I recently had the following case:
52 year-old male presents to your ED from the cardiologist’s office complaining of shortness of breath and palpitations since this morning. This is the first episode. Vitals: BP 100/60, HR 135 – 148, RR 22, T 98, O2sat on RA 93%. On exam, the patient appears mildly uncomfortable and has mild crackles in his lung bases with an irregularly irregular heart rate on auscultation. No other significant exam findings are noted. An EKG is quickly obtained revealing atrial fibrillation with rapid ventricular response.
It was a gift from god. Well, maybe not for the patient—but for an ambitious EM resident like myself any chance at shocking a human heart is well received.
The criteria for D/C cardioversion were met, but no sooner than I could wipe away the dribble of saliva from my chin and tear through the plastic packaging of pacer pads like a child on Christmas (er, Hannukah) did the cardiologist arrive. “Hold on son, let’s just give cardizem 20” he said. And so we did. Grinch.
I got shock-blocked in my own ED, by an outside cardiologist no less! The implications of territorialism are beyond this entry, but for now let’s just discuss when to shock AFib.
If you answered: “when it is unstable”, you are correct! From what I’ve witnessed, however, there seems to be much confusion about what defines unstable atrial fibrillation (or tachydysrhythmia for that matter). When in doubt you can use my mnemonic: “ACS”
A – is for ACS, anything from unstable angina to full blown MI
C – is for CHF. That is, acute exacerbation of old, or a new onset pulmonary edema
S – is for symptomatic hypotension
In the above case, the patient had acute pulmonary edema (no history of CHF), later confirmed by chest XR. And, lo and behold, he also threw a troponin of 0.5.
So why the fear and avoidance of cardioversion? It’s safe and actually carries less risk than pharmacologic cardioversion. And when any of three “ACS” criteria are met, it’s the right call. Still don’t believe me? Just follow the current guidelines from the AHA/ACC
on management of atrial fibrillation.
Now that you’re convinced and excited about shocking your patient, here are some key points on successful cardioversion.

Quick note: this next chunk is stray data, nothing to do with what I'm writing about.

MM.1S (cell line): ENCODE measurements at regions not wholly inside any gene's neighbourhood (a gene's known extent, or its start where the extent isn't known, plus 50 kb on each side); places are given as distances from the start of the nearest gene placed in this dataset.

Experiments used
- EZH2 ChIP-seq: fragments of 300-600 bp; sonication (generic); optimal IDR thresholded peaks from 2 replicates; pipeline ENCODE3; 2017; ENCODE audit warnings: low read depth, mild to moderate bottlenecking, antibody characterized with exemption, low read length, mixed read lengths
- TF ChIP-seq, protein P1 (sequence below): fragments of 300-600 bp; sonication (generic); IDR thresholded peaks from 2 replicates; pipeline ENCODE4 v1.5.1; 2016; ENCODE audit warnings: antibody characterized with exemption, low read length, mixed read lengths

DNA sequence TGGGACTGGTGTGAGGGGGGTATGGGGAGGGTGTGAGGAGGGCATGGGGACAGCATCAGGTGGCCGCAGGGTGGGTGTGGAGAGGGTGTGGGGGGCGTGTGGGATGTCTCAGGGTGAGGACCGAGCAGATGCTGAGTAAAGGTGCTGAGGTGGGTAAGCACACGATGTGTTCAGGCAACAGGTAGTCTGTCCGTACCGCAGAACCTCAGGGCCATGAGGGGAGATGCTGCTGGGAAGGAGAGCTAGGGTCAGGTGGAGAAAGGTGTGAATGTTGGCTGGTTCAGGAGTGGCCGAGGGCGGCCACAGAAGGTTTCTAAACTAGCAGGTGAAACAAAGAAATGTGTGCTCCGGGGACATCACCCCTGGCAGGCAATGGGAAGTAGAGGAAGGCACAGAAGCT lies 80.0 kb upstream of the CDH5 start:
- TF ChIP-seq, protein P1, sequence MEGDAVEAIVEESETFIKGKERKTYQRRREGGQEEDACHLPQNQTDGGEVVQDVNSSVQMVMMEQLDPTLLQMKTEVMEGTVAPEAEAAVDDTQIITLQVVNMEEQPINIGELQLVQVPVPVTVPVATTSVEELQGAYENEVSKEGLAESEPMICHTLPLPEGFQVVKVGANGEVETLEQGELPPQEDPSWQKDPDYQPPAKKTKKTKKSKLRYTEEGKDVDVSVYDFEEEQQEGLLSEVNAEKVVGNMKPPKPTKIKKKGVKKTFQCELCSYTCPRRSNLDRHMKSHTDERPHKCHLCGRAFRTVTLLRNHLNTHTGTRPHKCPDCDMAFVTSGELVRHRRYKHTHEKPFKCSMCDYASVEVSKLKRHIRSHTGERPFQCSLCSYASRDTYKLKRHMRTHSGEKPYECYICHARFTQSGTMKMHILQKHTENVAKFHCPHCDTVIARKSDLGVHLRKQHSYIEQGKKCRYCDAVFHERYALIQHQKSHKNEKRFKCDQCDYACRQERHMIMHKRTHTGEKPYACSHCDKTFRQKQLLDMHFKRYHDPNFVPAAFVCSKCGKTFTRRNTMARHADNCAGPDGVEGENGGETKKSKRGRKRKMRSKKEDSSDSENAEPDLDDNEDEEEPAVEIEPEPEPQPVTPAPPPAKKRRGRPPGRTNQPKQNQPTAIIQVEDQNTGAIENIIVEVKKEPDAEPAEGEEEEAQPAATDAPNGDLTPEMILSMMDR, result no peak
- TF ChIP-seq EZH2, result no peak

D/C cardioversion is painful—duh!—so use sedation.
|"Check Pad Placement"|
A nice go-to alternative to the classic versed/fentanyl combo (acceptable) is etomidate/fentanyl. Etomidate is advantageous due to its rapid onset/offset and stable cardiovascular profile. I use “half-dose” etomidate or 0.15 mg/kg. Remember, you’re not looking to intubate—only briefly sedate for a quick jolt. Scott Weingart describes sedating an unstable atrial fib patient in his EMCrit podcast
Optimal energy delivery to overcome the dense mass effect of fibrillating atria is best achieved with anterior-posterior pad configuration. Anterior-lateral is less successful. Rob Orman of ERcast
discusses pad placement and cardioversion with an electrophysiologist in his podcast
When available, opt for biphasic—it carries an overall higher success rate for cardioversion when compared to monophasic (94% vs 79%, respectively and 99.1% vs 92.4% in another study
) and requires less energy. Less energy translates to less skin damage.
Current recommendation is to start at 100 J on biphasic and 200 J in monophasic and titrating upward as needed every minute between shocks until cardioversion is achieved. Worried about causing myocardial damage? Evidence
does not support clinically significant injury or troponin elevation in patients even when levels as high as 400 J are used.
|For an amazingly brilliant 15 seconds of entertainment watch this: video|
As we’ve all learned in medical school, prolonged periods of persistent fibrillation result in blood pooling and stasis in the atria leading to clot formation. Once cardioverted, any existing thrombus is at risk of dislodgement and embolization with the return of an atrial kick.
For patients known to be in fibrillation over 48 hours, the current guideline recommendation is to co-administer a heparin bolus (unless contraindicated) followed by drip when performing cardioversion in the ED. Coumadin is initiated thereafter on the floors once properly anticoagulated.
If fibrillation is acute (less than 48 hours), just shock.
Interested in more? Check out this in-depth review
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